Some might say, of course, that we can separate the admirable aspects of the declaration from the moral failings of the society that produced it, that we can discard the slavery and keep the inalienable rights. (One hears this a lot with regards to Enlightenment-era philosophy.) And that’s why I think Smith’s choice to make “Declaration” a found poem is so powerful: it suggests that such a separation is impossible. In the process of blacking-out the original text, her artistic vision knows to preserve such phrases as “the circumstances of our emigration / and settlement here” (13-14) and “taken Captive / on the high Seas / to bear” (15-17). She sees the sorts of grievances the declaration’s signers lobbed at the crown, and highlights how they were blind to the same faults in themselves.

Smith is not the first person to use the Declaration of Independence for critical purposes, of course. Martin Luther King, Jr. quoted from it during his “I Have a Dream” speech, only to then call it a “promissory note” that has gone unfilled. Ho Chi Minh cited it, alongside France’s Declaration of the Rights of Man and of the Citizen, at the beginning of the Vietnamese Proclamation of Independence, then attacked the Western imperial powers for violating those cherished principles. But Smith’s poem feels even more scathing than those instances. MLK and Ho Chi Minh emphasized the ideals of the Declaration of Independence—ones that society has failed to live up to, yes, but ideals worth aspiring toward. But with “Declaration,” one senses that the ideals themselves have been tainted. For a poem that appears so halting on the page, that’s one hell of a strong theme.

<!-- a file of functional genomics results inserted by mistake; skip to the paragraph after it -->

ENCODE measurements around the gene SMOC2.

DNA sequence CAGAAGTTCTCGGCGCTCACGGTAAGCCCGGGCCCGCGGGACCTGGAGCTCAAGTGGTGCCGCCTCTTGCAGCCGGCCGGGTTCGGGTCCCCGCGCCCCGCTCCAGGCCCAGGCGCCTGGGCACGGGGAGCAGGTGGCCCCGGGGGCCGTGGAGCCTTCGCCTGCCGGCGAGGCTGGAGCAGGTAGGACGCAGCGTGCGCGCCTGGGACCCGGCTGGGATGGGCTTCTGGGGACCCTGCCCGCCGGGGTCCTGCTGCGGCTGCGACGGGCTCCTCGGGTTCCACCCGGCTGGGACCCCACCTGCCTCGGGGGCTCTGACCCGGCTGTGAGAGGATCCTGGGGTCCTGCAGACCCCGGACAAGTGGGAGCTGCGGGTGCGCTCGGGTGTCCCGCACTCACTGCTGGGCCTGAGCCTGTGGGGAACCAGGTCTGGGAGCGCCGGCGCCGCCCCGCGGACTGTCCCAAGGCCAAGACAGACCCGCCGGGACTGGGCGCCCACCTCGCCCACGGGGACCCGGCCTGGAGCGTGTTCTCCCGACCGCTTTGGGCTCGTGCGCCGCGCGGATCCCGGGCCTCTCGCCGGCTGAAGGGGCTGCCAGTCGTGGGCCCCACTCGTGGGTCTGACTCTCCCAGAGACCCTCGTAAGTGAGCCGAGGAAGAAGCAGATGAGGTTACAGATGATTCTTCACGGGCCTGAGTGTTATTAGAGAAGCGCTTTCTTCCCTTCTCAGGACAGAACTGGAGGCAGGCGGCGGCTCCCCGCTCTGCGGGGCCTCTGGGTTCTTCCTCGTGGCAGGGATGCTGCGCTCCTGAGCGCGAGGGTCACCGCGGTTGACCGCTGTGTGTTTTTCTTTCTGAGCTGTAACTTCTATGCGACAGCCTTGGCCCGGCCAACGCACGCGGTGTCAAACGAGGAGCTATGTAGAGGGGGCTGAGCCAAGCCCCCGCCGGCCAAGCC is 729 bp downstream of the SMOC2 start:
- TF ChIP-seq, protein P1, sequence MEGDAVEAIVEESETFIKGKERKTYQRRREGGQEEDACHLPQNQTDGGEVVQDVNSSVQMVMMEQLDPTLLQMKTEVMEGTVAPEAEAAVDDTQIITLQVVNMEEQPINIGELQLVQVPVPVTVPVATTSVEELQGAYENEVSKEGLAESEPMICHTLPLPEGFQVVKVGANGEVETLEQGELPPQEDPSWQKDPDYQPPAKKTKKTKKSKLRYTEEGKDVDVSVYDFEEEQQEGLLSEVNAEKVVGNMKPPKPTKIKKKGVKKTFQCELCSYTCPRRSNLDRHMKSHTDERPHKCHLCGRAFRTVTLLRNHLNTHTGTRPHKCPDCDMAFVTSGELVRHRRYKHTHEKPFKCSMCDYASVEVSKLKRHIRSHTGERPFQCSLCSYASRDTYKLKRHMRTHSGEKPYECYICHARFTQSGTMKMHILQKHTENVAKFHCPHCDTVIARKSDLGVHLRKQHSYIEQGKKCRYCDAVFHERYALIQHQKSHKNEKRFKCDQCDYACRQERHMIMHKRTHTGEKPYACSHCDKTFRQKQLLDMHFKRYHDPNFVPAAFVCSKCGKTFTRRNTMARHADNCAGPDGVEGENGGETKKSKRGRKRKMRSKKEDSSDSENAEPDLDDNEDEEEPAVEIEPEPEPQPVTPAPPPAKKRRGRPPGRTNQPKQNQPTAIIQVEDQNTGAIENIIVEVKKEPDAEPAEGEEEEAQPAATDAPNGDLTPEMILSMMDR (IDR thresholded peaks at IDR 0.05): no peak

That’s it from me. But what about you? What are your thoughts on “Declaration,” or on found poetry in general? Feel free to sound off in the comments! And if you’re looking for more thoughts on recontextualizing the classics, you may want to check out my piece on Mary Reid Kelley and Patrick Kelley’s short film In the Body of the Sturgeon, which rearranges Longfellow’s The Song of Hiawatha into a story about a submarine’s crew near the end of the Second World War.

And, as always, thank you for reading!

Classics Club #1: “The Dyer’s Hand” by W. H. Auden

For a number of reasons, I knew that I wanted to start my Classics Club project with a look at W. H. Auden’s The Dyer’s Hand. For one, of all the books on my list, it’s the only one that I’d read any part of; during the first semester of my MFA program, I had to read several essays from the book and then write poems inspired by them. For another, as a work of literary criticism, I thought that The Dyer’s Hand might provide a high-level view from which to consider the rest of the books on the list. And for a third, it just happened to be next on my queue regardless.